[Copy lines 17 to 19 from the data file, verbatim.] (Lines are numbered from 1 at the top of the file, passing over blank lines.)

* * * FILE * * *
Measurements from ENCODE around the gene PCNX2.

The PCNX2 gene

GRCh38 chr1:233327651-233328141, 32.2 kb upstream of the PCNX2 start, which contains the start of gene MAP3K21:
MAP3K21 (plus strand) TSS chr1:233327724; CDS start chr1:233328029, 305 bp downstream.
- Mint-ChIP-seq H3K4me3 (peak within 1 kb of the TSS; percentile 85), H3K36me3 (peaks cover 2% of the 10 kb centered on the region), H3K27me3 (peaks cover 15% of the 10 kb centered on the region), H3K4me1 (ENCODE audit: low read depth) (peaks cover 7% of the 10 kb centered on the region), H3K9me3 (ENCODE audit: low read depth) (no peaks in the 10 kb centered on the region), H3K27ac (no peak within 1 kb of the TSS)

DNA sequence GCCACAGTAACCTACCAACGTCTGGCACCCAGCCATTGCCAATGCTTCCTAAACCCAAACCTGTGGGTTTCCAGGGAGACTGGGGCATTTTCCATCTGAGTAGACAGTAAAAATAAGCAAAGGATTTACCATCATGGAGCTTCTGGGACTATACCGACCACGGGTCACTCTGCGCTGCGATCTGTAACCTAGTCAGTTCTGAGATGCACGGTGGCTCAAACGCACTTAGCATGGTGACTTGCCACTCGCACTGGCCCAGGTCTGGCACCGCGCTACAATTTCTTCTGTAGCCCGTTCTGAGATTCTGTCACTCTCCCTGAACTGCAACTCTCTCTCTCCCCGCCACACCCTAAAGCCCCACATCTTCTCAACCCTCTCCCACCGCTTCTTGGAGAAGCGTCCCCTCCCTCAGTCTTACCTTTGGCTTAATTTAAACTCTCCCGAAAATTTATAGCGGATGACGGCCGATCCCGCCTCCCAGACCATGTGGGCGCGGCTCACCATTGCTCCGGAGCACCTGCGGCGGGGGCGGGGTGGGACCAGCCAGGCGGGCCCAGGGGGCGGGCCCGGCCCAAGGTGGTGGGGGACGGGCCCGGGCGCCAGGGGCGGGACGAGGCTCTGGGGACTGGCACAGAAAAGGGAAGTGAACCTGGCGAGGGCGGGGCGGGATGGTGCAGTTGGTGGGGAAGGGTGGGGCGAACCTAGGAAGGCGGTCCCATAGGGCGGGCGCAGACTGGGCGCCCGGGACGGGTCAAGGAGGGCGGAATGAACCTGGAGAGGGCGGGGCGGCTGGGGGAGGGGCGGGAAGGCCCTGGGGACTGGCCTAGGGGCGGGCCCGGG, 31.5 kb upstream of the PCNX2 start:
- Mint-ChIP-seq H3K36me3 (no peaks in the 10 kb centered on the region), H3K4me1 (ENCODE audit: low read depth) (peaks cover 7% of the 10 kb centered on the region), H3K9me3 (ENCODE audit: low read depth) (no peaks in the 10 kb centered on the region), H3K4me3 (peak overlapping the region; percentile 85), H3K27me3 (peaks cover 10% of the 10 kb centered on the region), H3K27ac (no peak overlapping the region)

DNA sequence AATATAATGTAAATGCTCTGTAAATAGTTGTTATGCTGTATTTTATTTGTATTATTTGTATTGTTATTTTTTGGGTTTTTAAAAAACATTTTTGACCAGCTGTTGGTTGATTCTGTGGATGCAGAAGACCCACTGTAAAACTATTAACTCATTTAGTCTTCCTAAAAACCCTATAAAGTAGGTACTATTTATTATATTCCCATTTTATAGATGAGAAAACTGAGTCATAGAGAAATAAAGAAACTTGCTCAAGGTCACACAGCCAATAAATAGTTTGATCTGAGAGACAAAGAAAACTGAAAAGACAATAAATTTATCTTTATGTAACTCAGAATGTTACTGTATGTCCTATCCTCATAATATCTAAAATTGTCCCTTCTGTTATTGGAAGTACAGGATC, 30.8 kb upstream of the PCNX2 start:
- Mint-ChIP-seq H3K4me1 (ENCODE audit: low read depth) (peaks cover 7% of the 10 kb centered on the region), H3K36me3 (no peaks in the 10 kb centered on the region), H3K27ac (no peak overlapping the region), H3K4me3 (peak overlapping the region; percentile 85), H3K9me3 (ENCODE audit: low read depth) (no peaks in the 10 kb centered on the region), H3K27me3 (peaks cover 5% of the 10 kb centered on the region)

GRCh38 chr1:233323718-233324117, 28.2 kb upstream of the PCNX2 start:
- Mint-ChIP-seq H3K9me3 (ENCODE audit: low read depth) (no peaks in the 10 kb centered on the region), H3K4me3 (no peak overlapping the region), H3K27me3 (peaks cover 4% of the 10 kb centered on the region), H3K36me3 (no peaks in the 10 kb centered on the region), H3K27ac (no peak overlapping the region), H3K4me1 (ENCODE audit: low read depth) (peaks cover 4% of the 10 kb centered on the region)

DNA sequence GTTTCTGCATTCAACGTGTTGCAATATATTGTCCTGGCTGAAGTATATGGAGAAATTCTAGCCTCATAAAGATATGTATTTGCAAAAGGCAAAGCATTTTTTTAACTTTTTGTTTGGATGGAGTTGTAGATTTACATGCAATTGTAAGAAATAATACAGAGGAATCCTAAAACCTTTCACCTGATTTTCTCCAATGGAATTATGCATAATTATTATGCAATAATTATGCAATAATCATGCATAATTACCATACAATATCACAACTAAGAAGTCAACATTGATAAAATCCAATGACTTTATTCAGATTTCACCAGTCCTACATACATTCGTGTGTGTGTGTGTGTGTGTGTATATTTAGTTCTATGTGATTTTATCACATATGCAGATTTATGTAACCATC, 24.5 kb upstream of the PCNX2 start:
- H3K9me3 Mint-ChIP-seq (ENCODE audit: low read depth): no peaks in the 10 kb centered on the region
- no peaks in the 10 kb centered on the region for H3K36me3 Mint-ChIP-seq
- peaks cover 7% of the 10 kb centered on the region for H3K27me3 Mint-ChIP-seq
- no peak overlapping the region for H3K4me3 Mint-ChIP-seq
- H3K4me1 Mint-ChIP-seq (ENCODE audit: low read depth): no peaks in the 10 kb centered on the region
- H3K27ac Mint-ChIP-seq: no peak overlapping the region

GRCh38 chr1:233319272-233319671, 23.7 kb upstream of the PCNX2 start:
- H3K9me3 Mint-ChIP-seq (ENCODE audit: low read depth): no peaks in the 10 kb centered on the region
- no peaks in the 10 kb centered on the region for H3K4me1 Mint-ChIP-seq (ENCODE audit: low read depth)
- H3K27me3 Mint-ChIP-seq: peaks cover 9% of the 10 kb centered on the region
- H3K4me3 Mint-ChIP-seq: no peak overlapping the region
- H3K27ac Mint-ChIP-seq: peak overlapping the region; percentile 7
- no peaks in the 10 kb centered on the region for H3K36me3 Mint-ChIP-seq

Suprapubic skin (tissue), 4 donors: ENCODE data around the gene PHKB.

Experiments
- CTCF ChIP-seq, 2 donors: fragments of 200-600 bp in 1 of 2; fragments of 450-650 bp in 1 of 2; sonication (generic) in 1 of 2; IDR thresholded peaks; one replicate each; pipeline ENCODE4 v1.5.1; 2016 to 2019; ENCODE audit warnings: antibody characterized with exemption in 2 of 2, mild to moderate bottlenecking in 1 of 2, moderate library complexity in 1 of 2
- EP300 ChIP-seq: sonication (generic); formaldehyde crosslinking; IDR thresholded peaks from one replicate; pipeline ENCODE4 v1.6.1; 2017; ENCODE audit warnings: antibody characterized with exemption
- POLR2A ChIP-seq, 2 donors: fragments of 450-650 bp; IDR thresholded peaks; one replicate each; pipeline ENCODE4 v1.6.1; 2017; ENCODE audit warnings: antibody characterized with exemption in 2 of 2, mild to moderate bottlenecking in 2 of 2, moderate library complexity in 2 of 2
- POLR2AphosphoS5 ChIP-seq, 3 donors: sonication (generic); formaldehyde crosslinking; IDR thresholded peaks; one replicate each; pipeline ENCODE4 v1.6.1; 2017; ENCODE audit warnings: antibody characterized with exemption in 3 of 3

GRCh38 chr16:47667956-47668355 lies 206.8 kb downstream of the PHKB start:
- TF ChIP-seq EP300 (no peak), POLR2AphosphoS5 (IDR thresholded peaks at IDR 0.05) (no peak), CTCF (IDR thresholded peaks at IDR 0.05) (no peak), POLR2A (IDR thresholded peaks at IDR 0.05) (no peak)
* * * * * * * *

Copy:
- H3K4me1 Mint-ChIP-seq (ENCODE audit: low read depth): no peaks in the 10 kb centered on the region
- H3K27ac Mint-ChIP-seq: no peak overlapping the region

GRCh38 chr1:233319272-233319671, 23.7 kb upstream of the PCNX2 start: